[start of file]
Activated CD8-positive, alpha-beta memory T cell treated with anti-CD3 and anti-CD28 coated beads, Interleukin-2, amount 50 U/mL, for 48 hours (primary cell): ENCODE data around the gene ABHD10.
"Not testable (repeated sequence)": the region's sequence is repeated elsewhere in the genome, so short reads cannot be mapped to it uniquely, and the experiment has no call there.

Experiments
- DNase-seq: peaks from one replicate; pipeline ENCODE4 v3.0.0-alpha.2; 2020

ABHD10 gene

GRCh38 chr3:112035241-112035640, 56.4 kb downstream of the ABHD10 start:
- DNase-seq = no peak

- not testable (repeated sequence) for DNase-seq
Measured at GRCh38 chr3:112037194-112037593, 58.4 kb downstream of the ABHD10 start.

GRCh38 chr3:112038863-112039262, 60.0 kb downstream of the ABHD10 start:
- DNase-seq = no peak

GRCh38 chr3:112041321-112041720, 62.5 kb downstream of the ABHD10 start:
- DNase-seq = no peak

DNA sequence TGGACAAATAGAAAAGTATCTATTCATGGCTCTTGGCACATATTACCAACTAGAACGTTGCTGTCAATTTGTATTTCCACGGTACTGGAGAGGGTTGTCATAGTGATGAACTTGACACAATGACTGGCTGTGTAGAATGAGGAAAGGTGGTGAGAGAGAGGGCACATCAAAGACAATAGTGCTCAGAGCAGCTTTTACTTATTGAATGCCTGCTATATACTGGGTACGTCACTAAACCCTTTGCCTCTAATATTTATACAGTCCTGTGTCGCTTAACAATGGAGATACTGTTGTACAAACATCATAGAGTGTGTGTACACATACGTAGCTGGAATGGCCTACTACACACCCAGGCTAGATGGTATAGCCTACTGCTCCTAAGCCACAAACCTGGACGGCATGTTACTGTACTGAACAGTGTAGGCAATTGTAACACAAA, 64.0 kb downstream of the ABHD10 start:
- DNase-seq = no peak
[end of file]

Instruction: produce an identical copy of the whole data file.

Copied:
Activated CD8-positive, alpha-beta memory T cell treated with anti-CD3 and anti-CD28 coated beads, Interleukin-2, amount 50 U/mL, for 48 hours (primary cell): ENCODE data around the gene ABHD10.
"Not testable (repeated sequence)": the region's sequence is repeated elsewhere in the genome, so short reads cannot be mapped to it uniquely, and the experiment has no call there.

Experiments
- DNase-seq: peaks from one replicate; pipeline ENCODE4 v3.0.0-alpha.2; 2020

ABHD10 gene

GRCh38 chr3:112035241-112035640, 56.4 kb downstream of the ABHD10 start:
- DNase-seq = no peak

- not testable (repeated sequence) for DNase-seq
Measured at GRCh38 chr3:112037194-112037593, 58.4 kb downstream of the ABHD10 start.

GRCh38 chr3:112038863-112039262, 60.0 kb downstream of the ABHD10 start:
- DNase-seq = no peak

GRCh38 chr3:112041321-112041720, 62.5 kb downstream of the ABHD10 start:
- DNase-seq = no peak

DNA sequence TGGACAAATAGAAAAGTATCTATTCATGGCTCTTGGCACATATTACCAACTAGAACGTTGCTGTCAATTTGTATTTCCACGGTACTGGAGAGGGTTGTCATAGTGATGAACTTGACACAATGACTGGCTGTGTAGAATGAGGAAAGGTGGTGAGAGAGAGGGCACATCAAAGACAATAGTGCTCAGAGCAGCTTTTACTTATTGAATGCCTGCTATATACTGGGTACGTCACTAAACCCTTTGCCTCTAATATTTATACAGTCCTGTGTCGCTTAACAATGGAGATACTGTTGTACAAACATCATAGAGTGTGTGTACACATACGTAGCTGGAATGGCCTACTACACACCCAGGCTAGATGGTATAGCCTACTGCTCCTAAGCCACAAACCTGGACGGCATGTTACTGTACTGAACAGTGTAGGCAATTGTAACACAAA, 64.0 kb downstream of the ABHD10 start:
- DNase-seq = no peak